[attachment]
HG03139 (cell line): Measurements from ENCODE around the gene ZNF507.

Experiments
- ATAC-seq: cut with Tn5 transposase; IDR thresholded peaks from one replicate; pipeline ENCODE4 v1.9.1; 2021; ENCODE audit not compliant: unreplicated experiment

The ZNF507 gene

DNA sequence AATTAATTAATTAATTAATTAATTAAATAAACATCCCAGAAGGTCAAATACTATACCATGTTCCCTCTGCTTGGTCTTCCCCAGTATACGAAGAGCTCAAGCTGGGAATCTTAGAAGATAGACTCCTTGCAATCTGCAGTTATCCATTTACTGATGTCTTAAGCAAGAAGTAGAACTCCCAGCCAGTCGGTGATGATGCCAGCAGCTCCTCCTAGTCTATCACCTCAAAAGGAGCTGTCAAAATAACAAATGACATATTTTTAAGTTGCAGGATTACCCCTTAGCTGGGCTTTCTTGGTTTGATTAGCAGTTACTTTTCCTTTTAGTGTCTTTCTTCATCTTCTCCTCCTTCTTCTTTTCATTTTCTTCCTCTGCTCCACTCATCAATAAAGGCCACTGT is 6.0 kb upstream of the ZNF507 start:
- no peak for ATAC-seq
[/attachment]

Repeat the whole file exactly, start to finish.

HG03139 (cell line): Measurements from ENCODE around the gene ZNF507.

Experiments
- ATAC-seq: cut with Tn5 transposase; IDR thresholded peaks from one replicate; pipeline ENCODE4 v1.9.1; 2021; ENCODE audit not compliant: unreplicated experiment

The ZNF507 gene

DNA sequence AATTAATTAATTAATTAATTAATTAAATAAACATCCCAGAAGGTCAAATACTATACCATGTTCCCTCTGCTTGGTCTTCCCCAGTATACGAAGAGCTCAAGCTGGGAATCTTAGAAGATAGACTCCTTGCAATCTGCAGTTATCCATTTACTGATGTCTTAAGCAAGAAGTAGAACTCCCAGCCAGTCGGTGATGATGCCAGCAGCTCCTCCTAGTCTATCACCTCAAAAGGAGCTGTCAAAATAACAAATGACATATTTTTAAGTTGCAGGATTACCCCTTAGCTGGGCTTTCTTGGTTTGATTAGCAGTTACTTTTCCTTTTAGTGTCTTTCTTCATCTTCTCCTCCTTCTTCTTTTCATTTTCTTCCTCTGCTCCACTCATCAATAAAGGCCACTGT is 6.0 kb upstream of the ZNF507 start:
- no peak for ATAC-seq